Due to the nature of athletics and athletic coaches, getting a group of people to buy into a plan that would not only help their athlete’s success but hopefully increase team success was not a difficult sell. In fact, it was easier to sell a group of 60 coaches on the ideas and theology of this program then it was to sell 300 teachers. You may ask why? The answer is simple...in order to be a successful coach, you must be able to see the entire picture. Good coaches, successful coaches, have the ability to watch the entire movie not just the snap shots. The idea of leveraging athletics to improve student performance is a big picture idea. In my experience as a player, coach, and now athletic administrator, I have found that only those who can see the big picture enjoy long term success with benefits that stretch far past the courts and fields. Small picture people, tunnel vision coaches, have some success; in fact, they may win a championship or two, however, their inability to see the entire playing field will eventually be the reason for their failures. When you look at some of your most successful coaches, they have managed to build winning programs, with high graduation rates, and their athletes have experienced and shared great successes long after their playing time has run out. This is the backbone of leveraging athletics to increase performance.
It is imperative that the athletic department mission, vision and plan run parallel with the district plan. From the framework, to the technology, to the language, everything has to be parallel. It is important that athletes hear the same terminology on the courts that they hear in the classroom. Frameworks and rubrics are not just tools used to evaluate academic projects. They are valuable tools for creating expectations among players and coaches. Below I have provided a small portion of our coaching framework that we use in our evaluation process. This framework has been designed to mirror that of our teacher’s framework. Of course, we changed the terminology to suit athletics but I was shocked on how little we had to change.
There are five (5) domains in our framework. In this sample, (Domain IV – Development), we ask three things - are our coaches proficient in the following:
- Are they monitoring academic progress of their student athletes throughout the school year?
- Do they provide information regarding post-secondary opportunities?
- Do they promote involvement in our community?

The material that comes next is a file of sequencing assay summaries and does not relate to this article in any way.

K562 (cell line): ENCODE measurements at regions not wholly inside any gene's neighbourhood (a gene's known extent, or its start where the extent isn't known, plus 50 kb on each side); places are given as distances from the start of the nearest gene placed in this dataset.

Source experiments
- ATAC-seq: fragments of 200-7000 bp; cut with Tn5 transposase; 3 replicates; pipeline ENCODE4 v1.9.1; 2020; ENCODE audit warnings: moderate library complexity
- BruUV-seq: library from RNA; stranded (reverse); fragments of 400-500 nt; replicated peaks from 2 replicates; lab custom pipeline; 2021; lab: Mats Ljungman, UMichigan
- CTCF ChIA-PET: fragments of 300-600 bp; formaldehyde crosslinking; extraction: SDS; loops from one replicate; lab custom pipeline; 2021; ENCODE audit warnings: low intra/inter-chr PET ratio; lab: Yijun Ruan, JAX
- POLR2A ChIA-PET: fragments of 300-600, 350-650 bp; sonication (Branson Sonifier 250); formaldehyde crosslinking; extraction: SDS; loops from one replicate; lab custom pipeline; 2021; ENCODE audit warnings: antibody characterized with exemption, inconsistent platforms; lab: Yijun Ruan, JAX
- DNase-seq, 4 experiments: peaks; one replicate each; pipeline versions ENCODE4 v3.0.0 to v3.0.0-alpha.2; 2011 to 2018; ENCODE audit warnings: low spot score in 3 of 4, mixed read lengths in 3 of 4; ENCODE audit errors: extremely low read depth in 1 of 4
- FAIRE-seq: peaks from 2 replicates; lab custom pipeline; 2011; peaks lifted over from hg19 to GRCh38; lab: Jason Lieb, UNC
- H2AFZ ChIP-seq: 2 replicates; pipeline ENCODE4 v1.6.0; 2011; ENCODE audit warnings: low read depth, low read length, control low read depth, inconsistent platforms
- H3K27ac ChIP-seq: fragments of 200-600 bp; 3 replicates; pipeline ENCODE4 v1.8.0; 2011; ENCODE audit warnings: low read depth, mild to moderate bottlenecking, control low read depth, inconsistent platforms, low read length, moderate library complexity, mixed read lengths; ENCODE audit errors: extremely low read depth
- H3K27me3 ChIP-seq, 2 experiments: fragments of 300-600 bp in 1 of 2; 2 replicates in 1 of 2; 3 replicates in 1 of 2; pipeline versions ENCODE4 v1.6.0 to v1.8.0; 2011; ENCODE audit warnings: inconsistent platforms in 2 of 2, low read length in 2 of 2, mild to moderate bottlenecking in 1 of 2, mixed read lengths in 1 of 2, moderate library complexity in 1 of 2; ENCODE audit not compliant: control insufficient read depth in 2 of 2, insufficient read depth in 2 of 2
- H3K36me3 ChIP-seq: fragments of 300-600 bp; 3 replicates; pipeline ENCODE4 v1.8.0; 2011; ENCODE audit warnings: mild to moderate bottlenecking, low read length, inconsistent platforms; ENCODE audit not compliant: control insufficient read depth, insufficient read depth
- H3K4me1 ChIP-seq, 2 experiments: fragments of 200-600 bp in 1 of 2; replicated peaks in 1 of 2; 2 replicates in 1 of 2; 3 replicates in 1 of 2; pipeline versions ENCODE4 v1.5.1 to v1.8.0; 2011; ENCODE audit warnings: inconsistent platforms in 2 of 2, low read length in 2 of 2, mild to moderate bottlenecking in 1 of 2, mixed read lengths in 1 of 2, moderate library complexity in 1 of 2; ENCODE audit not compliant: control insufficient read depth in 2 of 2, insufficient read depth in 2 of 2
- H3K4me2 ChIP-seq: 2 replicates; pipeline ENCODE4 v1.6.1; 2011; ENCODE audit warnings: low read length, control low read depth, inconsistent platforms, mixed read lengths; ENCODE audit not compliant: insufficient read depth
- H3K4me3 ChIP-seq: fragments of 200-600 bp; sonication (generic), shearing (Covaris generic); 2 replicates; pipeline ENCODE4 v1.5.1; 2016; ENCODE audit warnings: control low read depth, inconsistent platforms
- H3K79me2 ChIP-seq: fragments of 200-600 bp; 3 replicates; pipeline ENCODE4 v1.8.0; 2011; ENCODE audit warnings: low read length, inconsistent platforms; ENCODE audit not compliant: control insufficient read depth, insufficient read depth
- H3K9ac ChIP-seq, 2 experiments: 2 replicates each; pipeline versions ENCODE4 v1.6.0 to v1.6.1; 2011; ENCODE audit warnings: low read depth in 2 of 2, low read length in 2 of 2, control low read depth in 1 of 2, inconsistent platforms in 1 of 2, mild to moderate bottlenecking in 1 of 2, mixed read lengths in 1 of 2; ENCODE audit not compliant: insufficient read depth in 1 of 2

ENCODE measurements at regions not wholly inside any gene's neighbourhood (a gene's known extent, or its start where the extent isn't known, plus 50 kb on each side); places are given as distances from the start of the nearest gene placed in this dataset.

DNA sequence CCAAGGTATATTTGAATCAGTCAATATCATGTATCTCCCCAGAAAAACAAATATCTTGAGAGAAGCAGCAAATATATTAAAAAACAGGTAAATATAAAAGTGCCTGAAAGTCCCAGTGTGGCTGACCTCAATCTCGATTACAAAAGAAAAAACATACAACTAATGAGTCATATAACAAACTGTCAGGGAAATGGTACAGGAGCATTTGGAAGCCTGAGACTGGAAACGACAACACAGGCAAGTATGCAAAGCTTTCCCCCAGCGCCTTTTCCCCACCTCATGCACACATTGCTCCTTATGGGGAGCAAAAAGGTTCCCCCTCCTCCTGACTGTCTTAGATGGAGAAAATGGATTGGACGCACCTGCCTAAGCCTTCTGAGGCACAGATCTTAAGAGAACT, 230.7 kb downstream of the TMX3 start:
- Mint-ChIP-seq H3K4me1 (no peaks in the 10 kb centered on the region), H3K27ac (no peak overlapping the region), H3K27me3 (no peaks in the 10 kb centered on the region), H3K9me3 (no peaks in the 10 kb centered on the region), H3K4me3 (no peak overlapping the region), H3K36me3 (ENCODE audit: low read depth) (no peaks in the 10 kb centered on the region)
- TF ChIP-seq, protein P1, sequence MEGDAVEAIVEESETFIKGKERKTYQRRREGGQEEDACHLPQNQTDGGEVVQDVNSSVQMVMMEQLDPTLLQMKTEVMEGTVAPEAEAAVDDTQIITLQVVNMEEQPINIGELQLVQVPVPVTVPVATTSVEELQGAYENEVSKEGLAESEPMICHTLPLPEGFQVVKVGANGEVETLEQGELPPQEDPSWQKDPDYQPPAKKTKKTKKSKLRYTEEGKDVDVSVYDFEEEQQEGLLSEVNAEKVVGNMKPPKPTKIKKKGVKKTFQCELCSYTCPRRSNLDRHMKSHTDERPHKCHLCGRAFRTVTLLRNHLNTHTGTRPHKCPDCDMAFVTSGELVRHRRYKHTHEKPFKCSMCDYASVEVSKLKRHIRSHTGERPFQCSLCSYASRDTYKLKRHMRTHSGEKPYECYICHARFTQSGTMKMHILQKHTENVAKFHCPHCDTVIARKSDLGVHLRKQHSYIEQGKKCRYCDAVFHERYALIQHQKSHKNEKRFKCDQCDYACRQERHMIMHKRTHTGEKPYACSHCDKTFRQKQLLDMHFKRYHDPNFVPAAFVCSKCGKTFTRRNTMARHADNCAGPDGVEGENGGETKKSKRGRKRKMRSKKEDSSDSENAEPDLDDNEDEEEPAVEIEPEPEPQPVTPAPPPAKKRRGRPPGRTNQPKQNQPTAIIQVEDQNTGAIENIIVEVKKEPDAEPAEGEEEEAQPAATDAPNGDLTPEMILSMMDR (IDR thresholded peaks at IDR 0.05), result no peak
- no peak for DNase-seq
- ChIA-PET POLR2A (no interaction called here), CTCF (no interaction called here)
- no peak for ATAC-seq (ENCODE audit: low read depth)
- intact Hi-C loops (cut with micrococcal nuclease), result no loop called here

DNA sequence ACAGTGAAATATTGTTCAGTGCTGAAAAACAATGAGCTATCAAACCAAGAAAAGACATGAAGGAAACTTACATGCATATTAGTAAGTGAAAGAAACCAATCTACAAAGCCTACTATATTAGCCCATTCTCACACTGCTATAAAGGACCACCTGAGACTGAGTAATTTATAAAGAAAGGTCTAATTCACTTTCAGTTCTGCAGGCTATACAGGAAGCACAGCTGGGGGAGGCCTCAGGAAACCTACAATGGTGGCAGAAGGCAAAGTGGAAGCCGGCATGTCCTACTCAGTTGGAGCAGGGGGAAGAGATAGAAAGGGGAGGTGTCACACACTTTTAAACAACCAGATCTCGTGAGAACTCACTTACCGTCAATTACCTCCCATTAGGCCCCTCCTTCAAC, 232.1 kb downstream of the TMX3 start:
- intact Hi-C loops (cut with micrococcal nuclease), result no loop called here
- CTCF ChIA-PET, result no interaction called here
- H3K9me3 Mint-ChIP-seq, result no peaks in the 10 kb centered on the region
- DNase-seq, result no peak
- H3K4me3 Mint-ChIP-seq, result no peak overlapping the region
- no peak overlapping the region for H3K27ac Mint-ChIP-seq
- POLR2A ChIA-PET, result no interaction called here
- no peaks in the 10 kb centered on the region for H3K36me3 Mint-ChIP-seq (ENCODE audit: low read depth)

It is my hope that our coaches always fall into the proficient or distinguished columns, as it is our superintendent’s hope that our teachers fall into the proficient or distinguished columns. However, what is most important and what I find to be most telling, is what our coaches are doing to fall into those categories. If in fact they are proficient, what is their plan to become distinguished? This framework is not designed to trip up a struggling coach or be used as a tool to run out a coach who may not play the booster club president’s son or daughter. This framework is a blue print designed to continually challenge our staff, and serve as a reminder as to what our focus and charge must be -the development of our student athletes!
An additional component that we feel is important is our coaches’ access to our student management software. We used our academy to educate and train our staff on the proper ways to use the system and have given them the resources to use it efficiently. This program allows each coach to create a group within our system and monitor that group as he or she would monitor their classroom. For instance, our football coach is able to view daily attendance records of his players, keep track of progress and discipline reports, review grades, track community service hours and be notified when there are any potential eligibility problems. Due to the large participation numbers in football, our head coach assigns a specific number of student athletes to each position coach. This not only involves his entire staff in the process, but it also sends a clear message to the entire staff and team of just how committed we are to their academic success.